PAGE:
Pironetin, the only crystallographically confirmed natural product to target α-tubulin, displays potent cytotoxic activity against sensitive and resistant A2780 ovarian cancer cell lines but is only marginally active in vivo. We now report that pironetin has a short half-life (<7 min) in human liver microsomes, suggesting that its limited in vivo efficacy is due to rapid metabolism. Further, we describe the discovery of epoxypironetin as pironetin's major metabolite in human liver microsomes.
Bibliographical noteFunding Information:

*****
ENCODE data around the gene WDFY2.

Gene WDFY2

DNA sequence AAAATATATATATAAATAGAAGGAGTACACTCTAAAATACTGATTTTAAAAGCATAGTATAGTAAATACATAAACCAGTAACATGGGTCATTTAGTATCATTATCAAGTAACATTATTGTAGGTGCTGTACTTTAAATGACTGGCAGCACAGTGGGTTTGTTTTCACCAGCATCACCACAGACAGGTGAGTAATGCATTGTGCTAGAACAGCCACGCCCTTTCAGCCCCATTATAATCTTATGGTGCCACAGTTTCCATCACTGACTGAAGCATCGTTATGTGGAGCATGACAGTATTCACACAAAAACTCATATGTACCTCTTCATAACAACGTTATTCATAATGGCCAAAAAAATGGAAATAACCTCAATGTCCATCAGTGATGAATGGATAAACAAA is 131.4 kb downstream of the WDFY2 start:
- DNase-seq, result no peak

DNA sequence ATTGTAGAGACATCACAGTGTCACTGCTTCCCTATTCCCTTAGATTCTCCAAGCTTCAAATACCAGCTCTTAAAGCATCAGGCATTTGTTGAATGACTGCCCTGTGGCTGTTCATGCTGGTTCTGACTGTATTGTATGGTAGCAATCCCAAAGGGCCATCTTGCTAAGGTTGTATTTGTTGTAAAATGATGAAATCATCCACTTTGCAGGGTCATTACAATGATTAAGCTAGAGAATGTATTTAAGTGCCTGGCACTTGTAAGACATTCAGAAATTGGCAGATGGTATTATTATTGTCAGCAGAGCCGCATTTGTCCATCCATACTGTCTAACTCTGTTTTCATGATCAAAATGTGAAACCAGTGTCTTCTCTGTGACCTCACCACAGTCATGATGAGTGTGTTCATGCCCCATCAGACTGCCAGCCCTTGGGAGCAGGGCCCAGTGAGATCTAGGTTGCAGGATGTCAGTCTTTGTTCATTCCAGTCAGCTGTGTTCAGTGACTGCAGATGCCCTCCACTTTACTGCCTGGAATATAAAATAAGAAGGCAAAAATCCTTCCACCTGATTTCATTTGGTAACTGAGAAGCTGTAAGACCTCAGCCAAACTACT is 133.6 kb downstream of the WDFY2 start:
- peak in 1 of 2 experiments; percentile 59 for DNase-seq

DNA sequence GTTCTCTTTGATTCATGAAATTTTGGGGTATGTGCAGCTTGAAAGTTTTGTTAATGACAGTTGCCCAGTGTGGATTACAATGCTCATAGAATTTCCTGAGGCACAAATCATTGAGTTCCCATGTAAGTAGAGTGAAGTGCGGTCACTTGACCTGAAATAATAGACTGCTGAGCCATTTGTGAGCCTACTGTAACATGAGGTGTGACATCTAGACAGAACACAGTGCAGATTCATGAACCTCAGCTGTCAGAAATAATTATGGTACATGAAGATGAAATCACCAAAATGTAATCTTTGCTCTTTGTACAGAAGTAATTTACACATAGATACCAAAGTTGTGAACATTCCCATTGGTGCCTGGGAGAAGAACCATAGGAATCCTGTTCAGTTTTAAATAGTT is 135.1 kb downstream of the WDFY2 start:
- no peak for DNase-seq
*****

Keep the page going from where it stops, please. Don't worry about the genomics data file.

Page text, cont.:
We gratefully appreciate the financial support from the NIH (Grants T32-GM08700 and F31-CA203039-01, S.K.C), American Foundation for Pharmaceutical Education (D.S.H. and S.K.C.), the University of Minnesota’s Vince and McKnight Endowed Chairs (G.I.G.), and the Engebretson Drug Design and Development Grant (G.I.G. and H.L.W.). The authors are indebted to Dr. Peter Villalta and Xun Ming of the Analytical Biochemistry Core for their assistance with the mass spectrometer, Dr. Fred Schendel and the Biotechnology Institute at the University of Minnesota for performing the bacteria fermentation, Dr. Amy P. N. Skubitz in the Department of Laboratory Medicine and Pathology at the University of Minnesota for providing cells, and Dr. Natalia Y. Tretyakova for reading and editing of the manuscript. We also thank Dr. Dee Hua Huang at Scripps Research for NMR analysis of demethylpironetin (M5).